I'm a growth investor at heart. I love scanning the market for stocks that I think can power my portfolio higher for years to come.
A great tool that I regularly use to search the markets for growth ideas is Finviz. I recently ran a screen using this tool to look for companies with the following attributes:
- Components of the S&P 500
- Are profitable on both a trailing and a forward basis
- Have positive earnings growth over the last five years
Next, I sorted the list by estimated earnings-per-share growth over the next five years. This methodology identified three stocks -- NRG Energy (NYSE:NRG), Netflix (NASDAQ:NFLX), and Vertex Pharmaceuticals (NASDAQ:VRTX) -- that are all projected to grow profits by at least 63% annually over the next five years.
Let's dig into the bull case for owning each.
Back to fossil fuels
You probably weren't expecting to see a utility on a list of high-growth stocks, but that's the situation today for NRG Energy. Believe it or not, analysts expect this electricity provider to post earnings growth of 75% annually over the next five years.
Before you get too excited, realize that the eye-popping growth numbers are not expected to be driven by operational excellence. Instead, NRG's bottom line will be powered by a number of planned asset sales in the years ahead.
NRG recently decided to part ways with its sponsorship stake in NRG Yield and its pipeline of 6.4 gigawatts of renewable energy projects. An accounting nuance related to the removal of these renewable assets from its balance sheet means that the company's net income is going to surge. Once complete, the transaction is expected to bring in about $2.8 billion in cash and wipe away $7.0 billion of debt from NRG's balance sheet.
My colleague Travis Hoium pointed out that this decision is a head-scratcher, since NRG was an early mover in the push to renewables. These assets sales are going to turn the company back into a utility that is completely dependent on fossil fuels -- a questionable long-term move, since the future of electricity production clearly favors renewables.
Steadily conquering the world
Streaming kingpin Netflix has been on a heck of a run in recent years. Any investor who was smart enough (or lucky enough) to pick up a few shares after the company's Qwikster debacle has earned multibagger returns several times over in the years since.
You can attribute Netflix's turnaround to its decisions to expand as rapidly as possible in international markets, and invest heavily in its own content creation. While those bold moves took their toll on the company's profitability, they caused the company's subscriber growth to surge. Netflix added more than 8.3 million new subscribers in the most recent quarter alone, with the majority of the gains being driven by international markets. This shows that the company's bold bets have paid off handsomely.
While Netflix is still investing heavily in content creation and marketing itself to new subscribers, the company is also paying attention to profit growth. Netflix is slowly raising prices, and is using its increased scale to drive margin gains -- a potent combination. Wall Street projects that these factors will allow Netflix's profits to grow 77% annually over the next five years, which is a mind-boggling number.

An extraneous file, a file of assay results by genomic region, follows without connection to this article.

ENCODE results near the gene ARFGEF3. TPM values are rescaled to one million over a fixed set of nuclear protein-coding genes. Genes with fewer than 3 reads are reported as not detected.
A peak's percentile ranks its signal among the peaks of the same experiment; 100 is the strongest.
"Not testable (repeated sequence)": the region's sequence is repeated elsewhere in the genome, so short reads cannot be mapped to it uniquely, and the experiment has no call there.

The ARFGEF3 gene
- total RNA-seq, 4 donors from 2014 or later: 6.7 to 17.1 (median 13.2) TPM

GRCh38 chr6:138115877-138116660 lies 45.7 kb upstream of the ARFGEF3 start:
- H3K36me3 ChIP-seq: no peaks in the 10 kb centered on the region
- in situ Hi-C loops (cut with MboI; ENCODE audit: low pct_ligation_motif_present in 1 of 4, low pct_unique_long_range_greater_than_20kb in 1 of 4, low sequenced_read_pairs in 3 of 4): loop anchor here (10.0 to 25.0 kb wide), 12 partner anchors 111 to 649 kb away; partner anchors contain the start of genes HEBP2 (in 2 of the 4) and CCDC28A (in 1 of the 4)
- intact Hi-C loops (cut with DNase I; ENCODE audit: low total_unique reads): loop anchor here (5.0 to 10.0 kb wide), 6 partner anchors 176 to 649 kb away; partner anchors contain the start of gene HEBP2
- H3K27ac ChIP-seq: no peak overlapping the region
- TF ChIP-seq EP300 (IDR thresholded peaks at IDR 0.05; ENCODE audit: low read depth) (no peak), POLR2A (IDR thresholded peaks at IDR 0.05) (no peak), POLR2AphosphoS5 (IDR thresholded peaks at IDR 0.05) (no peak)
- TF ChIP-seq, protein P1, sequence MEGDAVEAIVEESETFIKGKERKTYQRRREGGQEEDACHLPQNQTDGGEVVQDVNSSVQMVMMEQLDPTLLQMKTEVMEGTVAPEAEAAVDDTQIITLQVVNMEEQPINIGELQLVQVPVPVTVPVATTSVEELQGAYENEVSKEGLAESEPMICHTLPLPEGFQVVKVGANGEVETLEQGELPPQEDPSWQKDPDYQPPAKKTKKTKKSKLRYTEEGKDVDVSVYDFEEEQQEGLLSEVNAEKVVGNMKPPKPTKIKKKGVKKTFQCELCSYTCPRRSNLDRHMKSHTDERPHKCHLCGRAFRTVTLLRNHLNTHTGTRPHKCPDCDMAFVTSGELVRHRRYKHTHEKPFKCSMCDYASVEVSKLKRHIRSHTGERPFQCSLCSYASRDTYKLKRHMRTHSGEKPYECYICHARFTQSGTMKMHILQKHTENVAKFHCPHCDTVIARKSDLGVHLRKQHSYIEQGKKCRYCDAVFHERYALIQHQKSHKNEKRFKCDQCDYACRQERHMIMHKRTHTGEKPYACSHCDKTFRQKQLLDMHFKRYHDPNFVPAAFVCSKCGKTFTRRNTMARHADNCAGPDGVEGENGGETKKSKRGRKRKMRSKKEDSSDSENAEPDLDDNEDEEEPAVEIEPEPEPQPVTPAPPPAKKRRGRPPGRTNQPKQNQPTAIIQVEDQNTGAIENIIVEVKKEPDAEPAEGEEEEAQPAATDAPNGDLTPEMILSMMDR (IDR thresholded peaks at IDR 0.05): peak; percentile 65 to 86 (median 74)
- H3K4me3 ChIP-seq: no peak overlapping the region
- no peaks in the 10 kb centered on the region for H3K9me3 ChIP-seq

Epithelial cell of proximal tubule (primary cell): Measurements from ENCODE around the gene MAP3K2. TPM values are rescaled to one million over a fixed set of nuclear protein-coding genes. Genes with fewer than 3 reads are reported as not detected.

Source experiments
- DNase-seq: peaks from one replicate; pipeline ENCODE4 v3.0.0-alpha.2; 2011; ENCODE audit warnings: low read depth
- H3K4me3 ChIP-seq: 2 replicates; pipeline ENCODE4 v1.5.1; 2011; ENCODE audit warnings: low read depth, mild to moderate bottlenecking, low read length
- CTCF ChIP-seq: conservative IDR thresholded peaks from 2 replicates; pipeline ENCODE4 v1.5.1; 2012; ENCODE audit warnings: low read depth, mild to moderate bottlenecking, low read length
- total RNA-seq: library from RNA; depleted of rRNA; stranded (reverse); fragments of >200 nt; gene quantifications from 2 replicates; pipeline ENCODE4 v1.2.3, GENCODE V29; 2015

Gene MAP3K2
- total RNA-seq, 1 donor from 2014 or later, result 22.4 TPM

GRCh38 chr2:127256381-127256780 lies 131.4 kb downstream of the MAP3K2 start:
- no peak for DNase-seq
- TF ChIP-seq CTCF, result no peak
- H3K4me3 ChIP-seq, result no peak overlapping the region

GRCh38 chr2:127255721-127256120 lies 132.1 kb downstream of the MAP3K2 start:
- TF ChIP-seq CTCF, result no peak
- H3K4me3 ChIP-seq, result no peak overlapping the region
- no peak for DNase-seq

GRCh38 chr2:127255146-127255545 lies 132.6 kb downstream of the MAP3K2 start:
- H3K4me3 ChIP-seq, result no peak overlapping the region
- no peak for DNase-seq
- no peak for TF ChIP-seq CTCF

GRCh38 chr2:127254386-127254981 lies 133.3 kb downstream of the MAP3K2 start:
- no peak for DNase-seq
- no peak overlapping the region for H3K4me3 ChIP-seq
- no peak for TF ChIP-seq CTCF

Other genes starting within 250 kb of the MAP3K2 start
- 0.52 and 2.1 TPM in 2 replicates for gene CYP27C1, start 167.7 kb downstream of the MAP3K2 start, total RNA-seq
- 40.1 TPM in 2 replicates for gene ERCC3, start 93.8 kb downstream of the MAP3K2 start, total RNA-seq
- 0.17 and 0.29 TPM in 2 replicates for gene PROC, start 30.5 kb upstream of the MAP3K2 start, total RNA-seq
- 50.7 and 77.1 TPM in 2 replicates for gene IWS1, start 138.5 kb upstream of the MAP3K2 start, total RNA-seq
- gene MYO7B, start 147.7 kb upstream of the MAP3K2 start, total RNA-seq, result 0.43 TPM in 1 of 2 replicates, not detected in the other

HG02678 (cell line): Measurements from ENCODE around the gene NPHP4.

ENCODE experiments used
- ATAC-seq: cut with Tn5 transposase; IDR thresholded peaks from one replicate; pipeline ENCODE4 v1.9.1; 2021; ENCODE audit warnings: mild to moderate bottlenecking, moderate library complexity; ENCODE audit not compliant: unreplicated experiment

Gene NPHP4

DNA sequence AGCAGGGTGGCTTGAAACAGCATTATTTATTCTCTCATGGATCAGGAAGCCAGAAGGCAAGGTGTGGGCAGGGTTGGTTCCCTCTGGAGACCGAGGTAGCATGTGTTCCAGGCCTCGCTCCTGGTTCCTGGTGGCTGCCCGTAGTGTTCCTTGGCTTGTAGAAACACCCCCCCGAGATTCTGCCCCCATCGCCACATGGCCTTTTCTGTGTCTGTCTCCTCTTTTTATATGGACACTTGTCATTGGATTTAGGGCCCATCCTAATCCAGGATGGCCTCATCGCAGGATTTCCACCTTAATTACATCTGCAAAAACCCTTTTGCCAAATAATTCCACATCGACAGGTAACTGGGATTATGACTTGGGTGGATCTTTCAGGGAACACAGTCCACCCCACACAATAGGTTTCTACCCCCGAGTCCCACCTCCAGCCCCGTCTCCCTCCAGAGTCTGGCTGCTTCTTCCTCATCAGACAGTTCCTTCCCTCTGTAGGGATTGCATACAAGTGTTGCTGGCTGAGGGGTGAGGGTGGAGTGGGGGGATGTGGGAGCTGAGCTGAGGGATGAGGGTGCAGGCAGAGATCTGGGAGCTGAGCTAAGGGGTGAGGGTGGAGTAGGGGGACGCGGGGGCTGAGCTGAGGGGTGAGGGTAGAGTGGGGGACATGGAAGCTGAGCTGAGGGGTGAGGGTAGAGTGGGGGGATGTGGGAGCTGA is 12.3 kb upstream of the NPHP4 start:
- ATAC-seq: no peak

The crazy thing about Netflix's growth rate is that there may be plenty of room left in the tank for growth down the road. Some estimates are that the company could pull in more than 400 million subscribers worldwide, which is more than triple the number it has today.
Profitability is here to stay
Vertex Pharmaceuticals has had an up-and-down history, but the company has emerged as the top dog in cystic fibrosis over the last few years. Sales of the company's two main drugs -- Kalydeco and Orkambi -- have grown so fast that the company is finally starting to generate consistent profits.
While Kalydeco and Orkambi both look to have plenty of gas left in the tank, Vertex recently won approval of a third CF drug called Symdeko that promises to take its growth rate to a whole new level. Vertex estimates that Symdeko will expand the company's addressable pool of patients by more than 50%. The total addressable market could be expanded over time through label-expansion claims, too.
If Symdeko takes off as Vertex's management team is hoping, it could be a boon to the company's profitability, for two reasons. First, the additional sales leverage will allow margins to expand. Second, Vertex has negotiated lower royalty payments for Symdeko, so it will be a more profitable drug to sell.
When adding the rest of the company's pipeline to the picture, Wall Street projects that Vertex's profits will grow in excess of 63% annually over the next five years. If that's true, it wouldn't surprise me to see Vertex remain a red-hot stock.
Are any worth buying?
I'm not convinced that NRG's decision to refocus on fossil fuels will pay off for shareholders in the long run, so this is one stock that I plan on avoiding indefinitely.
Netflix is a harder call. On the one hand, the company's long-term growth looks like a sure thing. On the other, Netflix is taking on debt to fund that growth, and is trading at a super-premium valuation. While I've happily owned shares for a long time myself (and have no plans to sell), I wouldn't buy at today's prices.
That leaves us with Vertex Pharmaceuticals, which I think is the best buy of the three. The company's near-term growth will be driven by execution against its opportunity in cystic fibrosis, while its pipeline should create shareholder value down the road. That's a one-two punch that biotech investors should applaud, and it makes this company my favorite stock on this list.